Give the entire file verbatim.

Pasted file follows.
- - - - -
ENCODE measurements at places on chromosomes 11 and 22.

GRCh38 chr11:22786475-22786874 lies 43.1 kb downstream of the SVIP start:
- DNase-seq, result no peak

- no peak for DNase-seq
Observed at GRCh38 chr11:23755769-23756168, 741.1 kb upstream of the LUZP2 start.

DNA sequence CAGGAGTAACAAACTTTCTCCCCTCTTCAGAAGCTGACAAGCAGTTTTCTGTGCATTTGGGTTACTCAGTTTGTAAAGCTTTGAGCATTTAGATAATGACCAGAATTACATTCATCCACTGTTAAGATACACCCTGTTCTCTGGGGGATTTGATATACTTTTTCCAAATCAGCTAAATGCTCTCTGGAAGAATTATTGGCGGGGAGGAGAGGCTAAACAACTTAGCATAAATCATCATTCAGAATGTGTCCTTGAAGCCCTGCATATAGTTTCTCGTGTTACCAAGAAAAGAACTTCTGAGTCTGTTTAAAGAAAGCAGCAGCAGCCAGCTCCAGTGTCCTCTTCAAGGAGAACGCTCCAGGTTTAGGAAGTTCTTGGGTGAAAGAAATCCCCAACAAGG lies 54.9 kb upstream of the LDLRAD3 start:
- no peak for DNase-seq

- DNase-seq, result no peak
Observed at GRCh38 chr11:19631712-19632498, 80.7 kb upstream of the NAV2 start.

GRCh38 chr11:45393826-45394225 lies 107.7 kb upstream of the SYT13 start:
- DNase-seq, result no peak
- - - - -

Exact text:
ENCODE measurements at places on chromosomes 11 and 22.

GRCh38 chr11:22786475-22786874 lies 43.1 kb downstream of the SVIP start:
- DNase-seq, result no peak

- no peak for DNase-seq
Observed at GRCh38 chr11:23755769-23756168, 741.1 kb upstream of the LUZP2 start.

DNA sequence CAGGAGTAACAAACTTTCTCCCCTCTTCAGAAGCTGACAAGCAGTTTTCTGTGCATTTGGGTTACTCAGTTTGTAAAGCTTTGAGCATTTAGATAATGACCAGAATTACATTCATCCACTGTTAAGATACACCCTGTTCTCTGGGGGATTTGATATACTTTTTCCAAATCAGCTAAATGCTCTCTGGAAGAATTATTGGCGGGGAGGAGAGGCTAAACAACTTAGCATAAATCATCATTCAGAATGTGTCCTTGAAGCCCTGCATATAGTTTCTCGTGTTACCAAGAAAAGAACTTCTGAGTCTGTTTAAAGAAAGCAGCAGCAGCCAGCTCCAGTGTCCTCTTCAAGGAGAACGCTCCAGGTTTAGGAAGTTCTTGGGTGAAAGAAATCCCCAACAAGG lies 54.9 kb upstream of the LDLRAD3 start:
- no peak for DNase-seq

- DNase-seq, result no peak
Observed at GRCh38 chr11:19631712-19632498, 80.7 kb upstream of the NAV2 start.

GRCh38 chr11:45393826-45394225 lies 107.7 kb upstream of the SYT13 start:
- DNase-seq, result no peak